This was epic amounts of fun.
The last one was also fun, but had many issues. I tried to overcome these, and think I mostly succeeded.
The main thing that made this video more fun to edit was the sheer amount of footage we shot: nearly four dozen clips of performance, non-performance and silliness. Compare to the six clips we shot for the first video, two of which we were unable to use, and you can see how this one was going to be miles better just on principle. And we had a bigger and better backdrop, which allowed for more movement and more diverse angles, and much better lighting — those awesome hanging incandescent bulbs, some wicked-bright LED light-strips, moonflowers, and LED spots. Some of the shots are still too dark, but they are an order of magnitude better than the ones for Blind.
I also worked in some transitions, and tried to incorporate subtle effects, like bumping the color or saturation up or down a bit; and a slight tilt-shift effect, mainly to bring Kara to prominence in the strobe-y shots (like the still, above). I think it worked pretty well.
It made me want to just rush right out and shoot another video, and in fact we tossed around a few ideas while we were shooting, so hopefully it won’t take a year to get another video done!
Three days ago, my employer decided they no longer had need of my services, and walked me out of the building.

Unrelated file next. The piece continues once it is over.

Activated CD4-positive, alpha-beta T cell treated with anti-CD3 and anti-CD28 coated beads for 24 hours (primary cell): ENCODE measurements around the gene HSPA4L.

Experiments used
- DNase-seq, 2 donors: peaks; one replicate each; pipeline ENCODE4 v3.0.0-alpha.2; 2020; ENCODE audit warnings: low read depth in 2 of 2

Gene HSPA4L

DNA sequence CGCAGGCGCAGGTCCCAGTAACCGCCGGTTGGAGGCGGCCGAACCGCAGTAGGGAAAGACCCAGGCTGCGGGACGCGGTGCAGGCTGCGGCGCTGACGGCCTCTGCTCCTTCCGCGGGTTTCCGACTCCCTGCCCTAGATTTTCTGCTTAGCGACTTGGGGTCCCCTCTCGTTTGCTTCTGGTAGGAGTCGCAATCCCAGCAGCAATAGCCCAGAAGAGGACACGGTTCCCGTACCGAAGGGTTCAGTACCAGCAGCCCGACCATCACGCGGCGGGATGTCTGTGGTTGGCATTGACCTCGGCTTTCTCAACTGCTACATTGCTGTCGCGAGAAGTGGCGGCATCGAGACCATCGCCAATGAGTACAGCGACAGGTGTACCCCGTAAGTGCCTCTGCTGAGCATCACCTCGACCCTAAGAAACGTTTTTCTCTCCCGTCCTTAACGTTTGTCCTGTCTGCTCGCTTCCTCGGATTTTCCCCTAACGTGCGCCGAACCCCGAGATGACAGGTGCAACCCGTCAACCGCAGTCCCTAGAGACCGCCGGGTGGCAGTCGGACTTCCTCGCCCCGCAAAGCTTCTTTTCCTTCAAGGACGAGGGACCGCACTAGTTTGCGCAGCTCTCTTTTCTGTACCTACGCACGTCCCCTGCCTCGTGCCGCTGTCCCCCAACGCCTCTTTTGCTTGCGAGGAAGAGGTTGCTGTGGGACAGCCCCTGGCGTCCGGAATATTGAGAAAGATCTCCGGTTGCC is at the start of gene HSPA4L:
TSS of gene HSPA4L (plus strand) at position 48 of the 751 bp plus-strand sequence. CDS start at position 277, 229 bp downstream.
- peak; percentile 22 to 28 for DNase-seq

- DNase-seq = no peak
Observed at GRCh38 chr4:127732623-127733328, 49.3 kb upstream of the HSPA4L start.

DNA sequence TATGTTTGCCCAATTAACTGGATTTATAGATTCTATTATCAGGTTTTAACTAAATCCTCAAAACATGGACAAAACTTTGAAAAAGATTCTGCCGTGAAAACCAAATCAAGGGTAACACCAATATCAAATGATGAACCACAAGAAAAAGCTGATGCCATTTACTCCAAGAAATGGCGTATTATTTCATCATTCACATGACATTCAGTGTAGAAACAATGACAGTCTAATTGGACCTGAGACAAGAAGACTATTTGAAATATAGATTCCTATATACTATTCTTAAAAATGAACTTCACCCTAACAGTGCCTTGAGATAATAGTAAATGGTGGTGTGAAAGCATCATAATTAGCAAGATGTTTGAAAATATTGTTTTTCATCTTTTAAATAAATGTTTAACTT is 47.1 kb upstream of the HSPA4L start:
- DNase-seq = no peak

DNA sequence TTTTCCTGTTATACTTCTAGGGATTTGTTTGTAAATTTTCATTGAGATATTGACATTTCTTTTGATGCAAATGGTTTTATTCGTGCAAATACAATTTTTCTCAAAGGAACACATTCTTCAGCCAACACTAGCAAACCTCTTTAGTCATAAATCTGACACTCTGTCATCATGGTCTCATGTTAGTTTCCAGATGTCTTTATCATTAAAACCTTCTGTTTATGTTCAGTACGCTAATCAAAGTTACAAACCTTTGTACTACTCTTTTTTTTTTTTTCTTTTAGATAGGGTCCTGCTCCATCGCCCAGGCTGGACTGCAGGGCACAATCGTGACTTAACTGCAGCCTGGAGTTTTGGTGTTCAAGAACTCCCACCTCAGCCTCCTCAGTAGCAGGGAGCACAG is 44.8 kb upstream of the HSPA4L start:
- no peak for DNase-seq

To say this was a shock is pretty much the understatement of the century. Six and a half years down the drain, and not because of anything I did, or didn’t do, as far as I can tell: just silly office politics and misunderstandings.
Anyway. I’m not moaning about it. I’m pretty sure there’s a better opportunity out there for me, and I intend to find it and grab it. (If you think you might know of someone who’s hiring awesome people, let me know & I’ll send you my details.)
Hilariously, this came literally right in the middle of some big improvements we’re doing to the house — improvements I now kind of regret, but there’s no going back. On the plus side, our back yard is now a place of beauty and calm, and our dreadful sliding patio door will be replaced by a lovely french door on Tuesday. I wish I could cancel the door, but it’s custom, and paid for, and non-returnable, alas. Trust me when I tell you I will be using the hell out of that door, to get the full value from it.
So I’m at a bend in the road. I’m not sure where it leads to, and the not-knowing is pretty scary, I’ll admit, but I’m also excited by the possibilities. I’m ready for more awesome in my life.